Every month Pony Club will be showcasing artists that are affiliated with the gallery. To begin, we interviewed Portland artist Maryanna Hoggatt.

Maryanna is a painter, cartoonist, illustrator and sculptor.
She was born in the Philippines, raised in Arizona and now lives in Portland Oregon. Wife to graphic designer Jake Hollomon and mother to feline son Theodore. In 2013 Maryanna became a full-time freelance illustrator. She is the creator of the autobiographical comic Adult babysitting which depicts her life in the industry of bartending. Her current focus is on her Animal Battle creations and she is currently preparing for an upcoming show at Hellion Gallery in August 2014. Maryanna has worked with clients including Willamette Week, Nike, Microsoft and Amazon and has also exhibited her work in many places around Portland.

How long have you been a professional illustrator?

I’ve been taking money for my drawings since I was a kid, but let’s say since about 2008.  I’ve been full-time freelance for the last year.

What media do you work in and what attracts you to working with these tools?

I’ve become familiar with many mediums - oils, acrylics, charcoal, digital illustration, watercolors - and each have had a phase.  The medium of the moment is clay.  I never know how long a phase will last or when I will return to it.

What are your favorite brands/tools of the trade?

I can’t say I’m loyal to any one brand.  If I can afford the good stuff, I’ll take it, but I’ve learned to make do with what I’ve got.  Some paints have been in my possession for over a decade.  There are a few staples in my toolbox: a mechanical pencil, a kneaded eraser, a white “Gelly Roll” ink pen by Sakura, Microns, and lots of paint brushes, naturally.  The Kuretake brush pen was a big splurge but worth it, I use it all the time for my lettering.

Can you share your creative process, from the initial concept to the finished product?

I don’t do a lot of prep work.  Usually, an image fully forms in my head, I make a quick drawing in my sketchbook, and then I’ll redraw the image for the final piece onto watercolor paper or Bristol.  Sometimes, if the drawing in the book is really tight, I’ll scan it, print it out, and use my light table to transfer the image.  Personal work is almost always traditional medium.  Client work usually involves digital.

I have had the pleasure of perusing through some of your sketchbooks, they contain wonderful imagery. How much time is spent in your sketchbook working on an image for a final piece?

Just 2 - 15 minutes.  Too much more and some of the magic begins to fade and I’m ready to get started on the final work.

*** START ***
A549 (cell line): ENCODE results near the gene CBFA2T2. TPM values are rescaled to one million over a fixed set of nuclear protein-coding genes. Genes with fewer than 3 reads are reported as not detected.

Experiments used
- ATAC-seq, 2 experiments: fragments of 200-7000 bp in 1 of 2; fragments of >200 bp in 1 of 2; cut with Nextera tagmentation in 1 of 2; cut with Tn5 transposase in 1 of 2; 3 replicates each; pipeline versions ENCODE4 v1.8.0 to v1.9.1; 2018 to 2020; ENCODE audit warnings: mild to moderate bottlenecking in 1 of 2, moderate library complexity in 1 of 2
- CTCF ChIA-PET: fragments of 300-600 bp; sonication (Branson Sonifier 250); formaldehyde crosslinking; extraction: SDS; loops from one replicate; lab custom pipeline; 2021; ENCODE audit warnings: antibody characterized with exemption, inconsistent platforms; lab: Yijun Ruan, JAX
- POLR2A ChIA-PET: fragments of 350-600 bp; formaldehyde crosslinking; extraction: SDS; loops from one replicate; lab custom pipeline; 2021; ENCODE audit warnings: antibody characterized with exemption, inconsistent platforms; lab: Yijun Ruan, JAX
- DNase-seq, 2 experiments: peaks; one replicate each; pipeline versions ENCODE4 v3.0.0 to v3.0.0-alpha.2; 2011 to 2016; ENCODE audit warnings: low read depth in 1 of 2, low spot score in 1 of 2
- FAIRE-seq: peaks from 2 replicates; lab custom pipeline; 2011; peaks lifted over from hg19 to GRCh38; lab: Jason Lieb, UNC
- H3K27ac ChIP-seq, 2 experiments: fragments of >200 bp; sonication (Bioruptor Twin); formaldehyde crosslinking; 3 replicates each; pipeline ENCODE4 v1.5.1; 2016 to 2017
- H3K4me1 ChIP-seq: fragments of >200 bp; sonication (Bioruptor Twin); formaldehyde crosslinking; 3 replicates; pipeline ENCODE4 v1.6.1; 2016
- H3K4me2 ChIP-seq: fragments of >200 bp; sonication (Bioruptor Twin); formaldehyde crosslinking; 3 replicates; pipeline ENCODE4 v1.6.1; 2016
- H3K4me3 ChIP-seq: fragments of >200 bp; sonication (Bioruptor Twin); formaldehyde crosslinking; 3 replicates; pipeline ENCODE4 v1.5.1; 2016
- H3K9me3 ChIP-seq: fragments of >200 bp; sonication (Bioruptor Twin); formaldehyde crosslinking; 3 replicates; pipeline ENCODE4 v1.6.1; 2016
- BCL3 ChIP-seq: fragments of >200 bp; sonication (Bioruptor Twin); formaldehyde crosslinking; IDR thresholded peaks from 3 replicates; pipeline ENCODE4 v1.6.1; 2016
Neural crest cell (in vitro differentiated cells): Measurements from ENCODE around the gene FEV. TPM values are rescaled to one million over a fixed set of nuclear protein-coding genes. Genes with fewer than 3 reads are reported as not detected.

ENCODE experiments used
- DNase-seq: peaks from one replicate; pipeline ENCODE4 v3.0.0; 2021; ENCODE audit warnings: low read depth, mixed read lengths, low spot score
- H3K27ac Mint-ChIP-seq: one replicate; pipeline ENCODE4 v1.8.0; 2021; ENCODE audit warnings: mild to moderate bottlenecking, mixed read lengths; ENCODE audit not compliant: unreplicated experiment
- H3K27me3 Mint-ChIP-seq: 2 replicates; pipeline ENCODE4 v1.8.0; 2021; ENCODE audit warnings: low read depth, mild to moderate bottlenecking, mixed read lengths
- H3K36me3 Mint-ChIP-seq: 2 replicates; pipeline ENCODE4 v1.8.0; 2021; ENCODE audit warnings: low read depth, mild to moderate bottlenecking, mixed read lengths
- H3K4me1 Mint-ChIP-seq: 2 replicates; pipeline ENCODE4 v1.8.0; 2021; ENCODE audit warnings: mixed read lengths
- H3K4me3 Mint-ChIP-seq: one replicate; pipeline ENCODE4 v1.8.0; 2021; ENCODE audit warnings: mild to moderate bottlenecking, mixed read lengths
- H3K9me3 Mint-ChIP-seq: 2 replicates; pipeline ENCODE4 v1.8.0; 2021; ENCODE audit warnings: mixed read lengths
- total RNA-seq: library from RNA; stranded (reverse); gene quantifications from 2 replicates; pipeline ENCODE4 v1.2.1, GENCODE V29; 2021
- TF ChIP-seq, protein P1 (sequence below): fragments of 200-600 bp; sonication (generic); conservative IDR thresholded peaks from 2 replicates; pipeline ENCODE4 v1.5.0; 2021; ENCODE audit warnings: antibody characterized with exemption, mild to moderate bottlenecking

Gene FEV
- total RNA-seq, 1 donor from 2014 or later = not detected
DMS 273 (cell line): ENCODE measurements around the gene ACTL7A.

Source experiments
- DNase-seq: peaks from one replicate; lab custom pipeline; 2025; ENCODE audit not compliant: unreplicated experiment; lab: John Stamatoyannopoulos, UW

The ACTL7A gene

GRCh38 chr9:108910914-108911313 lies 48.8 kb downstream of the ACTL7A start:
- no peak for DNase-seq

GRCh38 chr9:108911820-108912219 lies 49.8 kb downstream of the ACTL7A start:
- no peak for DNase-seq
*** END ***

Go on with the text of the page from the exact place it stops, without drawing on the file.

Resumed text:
What are some influences and inspirations that have shaped your artwork?

Sure, I have favorite artists and films and I probably know too little about a lot, but I tend to think of life experiences as having a bigger impact on anyone’s work than their artistic influences.  Like, that brief period when I got really good at playing billiards, moving a lot as a kid and then growing stagnant in the desert, that one time when I was a raver and wore too-big pants, not seeing a single firefly since 1993, slogging too many years behind a bar.  I’m always learning: go bigger, and pursue the thing you’re meant to do.

Any current projects that you are working on?
Making sculptures from my Animal Battle series, probably my most favorite project yet.  I have a show coming up this August at Hellion Gallery.

What has inspired you to create your creatures in three dimensional form?

From the beginning of this series, I always thought about seeing these characters move.  I love stop-motion animation and dream of working for feature films, so a lot of my initial research was regarding armatures and puppets, but first I stumbled upon the maquette stage.  I fell head-first into Sculpey figures, and I’m running with it.  Bringing these animals to life in three dimensions has been immensely fun.

There is a common subject matter within your work, so what compels you to produce these creatures?


It’s really simple: the pursuit of dreams.

What do you feel is the main factor that makes a piece of art an illustration?

That’s a good question.  I think I blur that line often.  In terms of client work, I think illustration is used to convey a narrative or sell idea, and is usually used in print or reproduction - children’s books, editorials, comics.  Most of the illustrative work I do is for other people.  Art is the exploration of a concept that can cross many mediums and is a form of self-expression free from any boundaries.  I have no client to answer to but myself.

What’s your spirit animal?

A wolf.A little one.

Are you more of a hunter or a gatherer?

Are we talking food or ideas? Either way, I consider myself more of a cook.

You can view more of Maryanna’s work here: